Review: This is the End

Suzanne Hanover/Columbia Pictures James Franco, Jonah Hill, Craig Robinson, Seth Rogen, Jay Baruchel and Danny McBride.
Suzanne Hanover/Columbia Pictures
James Franco, Jonah Hill, Craig Robinson, Seth Rogen, Jay Baruchel and Danny McBride.

This is the End” is a film that suffers from a serious identity crisis. On one hand, it’s a funny, winking look at celebrities coping with the apocalypse while on the other, it’s a comedy where the filmmakers threw ideas against a wall and used everything that stuck, smeared or stained.

With just a little more focus and restraint, this first-time directorial effort from Seth Rogen and Evan Goldberg, the writing team responsible for “Superbad” “Pineapple Express” and “The Green Hornet,” could have been a classic instead of just being unpredictably crass.

Suzanne Hanover/Columbia Pictures Jonah Hill, Rhianna  and Christopher Mintz-Plasse.
Suzanne Hanover/Columbia Pictures
Jonah Hill, Rhianna and Christopher Mintz-Plasse.

Rogen plays himself welcoming his pal, Jay Baruchel (“Tropic Thunder”), for a fun trip to L.A. kicking off with a trip to James Franco’s housewarming. Jay already isn’t comfortable around Seth’s L.A. crew of Franco (“Oz the Great and Powerful”), Craig Robinson, Danny McBride and especially Jonah Hill, but things get far worse when the world comes to an end and the book of Revelations comes to life complete with hellfire pits and demons on the loose.

There’s mini “Superbad,” “I Love You Man” and “Knocked Up” reunions as well in addition to bizarre, but great appearances from Emma Watson and Rihanna just for fun too.

Suzanne Hanover/Columbia Pictures James Franco, Emma Watson and Seth Rogan.
Suzanne Hanover/Columbia Pictures
James Franco, Emma Watson and Seth Rogen.

Stuck in Franco’s house with no hope for rescue and growing ever more desperate, the six stars have to overcome their egos, entitlement and cliques if they have any chance of survival.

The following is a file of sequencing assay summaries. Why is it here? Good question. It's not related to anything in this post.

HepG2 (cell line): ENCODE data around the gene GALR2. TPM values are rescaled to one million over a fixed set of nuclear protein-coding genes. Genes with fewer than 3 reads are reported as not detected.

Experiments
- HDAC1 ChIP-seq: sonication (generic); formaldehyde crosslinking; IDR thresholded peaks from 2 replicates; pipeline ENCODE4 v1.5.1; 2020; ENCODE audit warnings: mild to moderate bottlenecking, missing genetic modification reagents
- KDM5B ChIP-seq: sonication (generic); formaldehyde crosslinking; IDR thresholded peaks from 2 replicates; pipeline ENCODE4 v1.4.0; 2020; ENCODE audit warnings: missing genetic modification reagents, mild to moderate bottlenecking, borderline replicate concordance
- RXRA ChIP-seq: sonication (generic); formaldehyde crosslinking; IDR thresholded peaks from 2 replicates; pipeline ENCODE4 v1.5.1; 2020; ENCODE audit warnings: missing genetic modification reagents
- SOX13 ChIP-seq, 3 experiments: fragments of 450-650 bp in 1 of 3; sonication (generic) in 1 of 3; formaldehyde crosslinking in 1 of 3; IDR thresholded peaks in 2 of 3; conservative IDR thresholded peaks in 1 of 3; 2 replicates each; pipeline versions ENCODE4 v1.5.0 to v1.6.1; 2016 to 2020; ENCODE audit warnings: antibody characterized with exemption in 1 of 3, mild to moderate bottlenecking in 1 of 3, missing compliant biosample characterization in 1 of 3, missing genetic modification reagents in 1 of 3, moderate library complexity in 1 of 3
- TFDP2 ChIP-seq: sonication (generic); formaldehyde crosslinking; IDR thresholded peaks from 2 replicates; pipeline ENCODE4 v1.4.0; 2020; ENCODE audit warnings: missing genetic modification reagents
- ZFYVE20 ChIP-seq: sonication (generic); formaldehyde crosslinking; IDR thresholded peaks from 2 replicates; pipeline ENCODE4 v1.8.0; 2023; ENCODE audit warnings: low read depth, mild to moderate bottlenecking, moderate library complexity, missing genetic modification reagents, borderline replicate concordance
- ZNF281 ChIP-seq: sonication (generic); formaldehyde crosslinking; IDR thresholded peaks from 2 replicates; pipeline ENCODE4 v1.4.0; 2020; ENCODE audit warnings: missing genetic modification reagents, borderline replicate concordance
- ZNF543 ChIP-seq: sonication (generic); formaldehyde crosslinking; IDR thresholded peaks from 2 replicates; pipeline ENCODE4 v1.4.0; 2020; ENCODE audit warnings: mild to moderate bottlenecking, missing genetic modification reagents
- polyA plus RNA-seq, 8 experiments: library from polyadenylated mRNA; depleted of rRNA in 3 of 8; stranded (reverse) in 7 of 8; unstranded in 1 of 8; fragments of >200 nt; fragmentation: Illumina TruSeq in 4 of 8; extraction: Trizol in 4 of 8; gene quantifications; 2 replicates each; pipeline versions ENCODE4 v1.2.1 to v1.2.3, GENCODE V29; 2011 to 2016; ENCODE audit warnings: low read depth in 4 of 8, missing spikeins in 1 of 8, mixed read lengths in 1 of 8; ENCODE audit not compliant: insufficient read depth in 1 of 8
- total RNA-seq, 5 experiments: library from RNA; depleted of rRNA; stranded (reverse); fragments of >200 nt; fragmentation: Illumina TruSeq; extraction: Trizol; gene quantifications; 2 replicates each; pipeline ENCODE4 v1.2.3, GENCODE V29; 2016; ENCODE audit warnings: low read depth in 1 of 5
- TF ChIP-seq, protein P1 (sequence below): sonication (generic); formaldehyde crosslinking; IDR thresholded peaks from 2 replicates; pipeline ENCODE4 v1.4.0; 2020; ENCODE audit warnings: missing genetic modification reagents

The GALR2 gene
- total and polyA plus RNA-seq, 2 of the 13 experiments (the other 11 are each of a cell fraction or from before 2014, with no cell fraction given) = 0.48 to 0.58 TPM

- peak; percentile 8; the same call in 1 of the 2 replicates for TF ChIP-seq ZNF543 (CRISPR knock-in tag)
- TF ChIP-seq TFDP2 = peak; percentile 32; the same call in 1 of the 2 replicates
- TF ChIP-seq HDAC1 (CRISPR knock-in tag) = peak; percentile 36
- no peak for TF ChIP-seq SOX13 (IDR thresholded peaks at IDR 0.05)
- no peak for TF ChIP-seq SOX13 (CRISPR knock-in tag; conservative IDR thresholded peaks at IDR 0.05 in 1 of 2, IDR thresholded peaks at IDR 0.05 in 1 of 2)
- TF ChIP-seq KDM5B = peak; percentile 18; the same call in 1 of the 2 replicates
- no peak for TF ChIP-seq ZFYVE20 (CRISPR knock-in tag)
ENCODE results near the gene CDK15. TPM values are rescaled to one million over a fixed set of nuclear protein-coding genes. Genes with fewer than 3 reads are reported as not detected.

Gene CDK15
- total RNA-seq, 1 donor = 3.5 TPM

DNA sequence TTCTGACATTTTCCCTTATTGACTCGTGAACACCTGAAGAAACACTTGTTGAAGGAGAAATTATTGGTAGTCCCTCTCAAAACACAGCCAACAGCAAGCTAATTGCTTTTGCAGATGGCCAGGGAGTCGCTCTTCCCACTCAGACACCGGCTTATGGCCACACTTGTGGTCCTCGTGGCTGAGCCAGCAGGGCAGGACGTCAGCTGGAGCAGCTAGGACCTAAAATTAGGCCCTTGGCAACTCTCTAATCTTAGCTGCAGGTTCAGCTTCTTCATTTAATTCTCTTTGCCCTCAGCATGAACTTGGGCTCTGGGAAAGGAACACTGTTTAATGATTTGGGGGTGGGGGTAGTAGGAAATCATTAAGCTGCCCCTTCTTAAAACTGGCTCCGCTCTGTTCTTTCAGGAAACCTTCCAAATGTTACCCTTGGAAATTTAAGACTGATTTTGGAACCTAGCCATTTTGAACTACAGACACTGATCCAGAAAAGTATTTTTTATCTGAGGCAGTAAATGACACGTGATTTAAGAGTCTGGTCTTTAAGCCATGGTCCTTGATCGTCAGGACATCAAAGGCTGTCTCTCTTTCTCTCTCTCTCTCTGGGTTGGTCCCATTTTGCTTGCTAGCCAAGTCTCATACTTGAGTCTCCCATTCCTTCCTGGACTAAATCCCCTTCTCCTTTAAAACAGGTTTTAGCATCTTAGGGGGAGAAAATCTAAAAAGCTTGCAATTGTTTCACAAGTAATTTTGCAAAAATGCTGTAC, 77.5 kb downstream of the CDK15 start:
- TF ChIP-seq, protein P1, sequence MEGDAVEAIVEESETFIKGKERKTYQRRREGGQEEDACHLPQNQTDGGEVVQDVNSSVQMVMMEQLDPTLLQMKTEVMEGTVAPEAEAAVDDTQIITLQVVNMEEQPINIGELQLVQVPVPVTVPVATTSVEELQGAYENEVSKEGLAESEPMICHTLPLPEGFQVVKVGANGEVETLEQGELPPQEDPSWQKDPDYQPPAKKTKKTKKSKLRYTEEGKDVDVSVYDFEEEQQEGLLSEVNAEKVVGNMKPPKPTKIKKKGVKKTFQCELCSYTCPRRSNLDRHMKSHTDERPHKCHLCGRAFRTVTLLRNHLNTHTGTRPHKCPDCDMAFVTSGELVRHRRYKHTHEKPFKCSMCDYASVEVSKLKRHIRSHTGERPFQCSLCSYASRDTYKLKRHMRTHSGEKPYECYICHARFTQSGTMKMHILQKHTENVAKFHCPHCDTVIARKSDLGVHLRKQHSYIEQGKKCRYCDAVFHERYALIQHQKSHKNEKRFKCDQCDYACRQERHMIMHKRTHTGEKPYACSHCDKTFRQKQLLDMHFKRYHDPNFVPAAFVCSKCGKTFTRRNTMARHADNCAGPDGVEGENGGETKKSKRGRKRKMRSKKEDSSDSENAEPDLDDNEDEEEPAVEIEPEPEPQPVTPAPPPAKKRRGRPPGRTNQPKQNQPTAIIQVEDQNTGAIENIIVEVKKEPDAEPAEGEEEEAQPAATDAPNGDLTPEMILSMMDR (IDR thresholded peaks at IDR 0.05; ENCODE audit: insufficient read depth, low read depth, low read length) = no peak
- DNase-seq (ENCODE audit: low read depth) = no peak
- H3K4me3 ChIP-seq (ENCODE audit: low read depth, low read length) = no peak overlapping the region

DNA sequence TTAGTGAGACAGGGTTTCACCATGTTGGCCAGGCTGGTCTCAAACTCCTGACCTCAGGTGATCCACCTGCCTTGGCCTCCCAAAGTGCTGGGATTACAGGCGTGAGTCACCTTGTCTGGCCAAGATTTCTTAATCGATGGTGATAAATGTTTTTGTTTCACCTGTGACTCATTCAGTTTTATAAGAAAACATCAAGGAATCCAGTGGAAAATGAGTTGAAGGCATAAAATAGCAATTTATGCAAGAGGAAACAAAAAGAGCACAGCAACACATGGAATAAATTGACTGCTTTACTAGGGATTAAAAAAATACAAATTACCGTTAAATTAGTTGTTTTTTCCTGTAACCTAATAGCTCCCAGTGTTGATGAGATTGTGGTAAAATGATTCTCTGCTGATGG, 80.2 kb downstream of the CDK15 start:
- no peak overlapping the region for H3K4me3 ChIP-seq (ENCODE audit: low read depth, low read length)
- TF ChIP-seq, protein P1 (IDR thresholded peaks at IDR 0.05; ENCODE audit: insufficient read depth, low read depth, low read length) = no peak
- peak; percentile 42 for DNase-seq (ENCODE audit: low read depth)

The film plays out like “Shaun of the Dead” with half the wit, double the filth and enough juvenile humor to make Seth MacFarlane blush. There’s enough similarities to MacFarlane’s hit “Ted” that it feels like he should have a co-writer credit.

Occasionally, Rogan and Goldeberg craft some clever gems like the sequel to “Pineapple Express” and pay off on some throwaway jokes that foreshadow some hilarious cameos. They handle the directing chores like experienced comedy and horror movie vets and the movie even with its special effects, doesn’t feel like a first-time effort if only they had someone to reel them in some.

Suzanne Hanover/Columbia Pictures Clockwise from top left, Jay Baruchel, Danny McBride, James Franco, Seth Rogen, Jonah Hill and Craig Robinson
Suzanne Hanover/Columbia Pictures
Clockwise from top left, Jay Baruchel, Danny McBride, James Franco, Seth Rogen, Jonah Hill and Craig Robinson

At times, it’s so perversely entertaining you’ll feel bad for laughing so hard while other scenes make Rogen and Goldeberg come across like two pre-teens who discovered their father’s supply of weed, booze, porn and a video camera.

There’s no joke too tasteless or subject matter too taboo for them to tackle. Rogen and Goldberg have a very odd penis fetish and struggle to go 10-minutes without talking about one or showing one to the point that the penis jokes become their go-to crutch when they can’t think of a better punch line.

By the first hour, Rogen and Goldberg seem out of tricks beyond finding more vile and disgusting ways to shock the audience. Maybe it’s possible for a director to make demon raping and urine drinking side-achingly funny, but that wasn’t the case here.

You can tell the cast had an absolute blast making the film — Robinson is the film’s MVP as he’s almost chameleon-like in tackling whatever is thrown at him and Hill and Franco are also a lot of fun.

Suzanne Hanover/Columbia Pictures
Suzanne Hanover/Columbia Pictures

There’s few things as frustrating as watching a promising comedy take the cheap and easy way out and rely on shock humor when its filmmakers are capable of so much more.

“This is the End” hints that Rogen and Goldberg have promising directing careers ahead of them provided they’re willing to go beyond the sixth-grade humor that derails their debut effort, but this was hell to sit through for me.

 Rating: 3 out of 10

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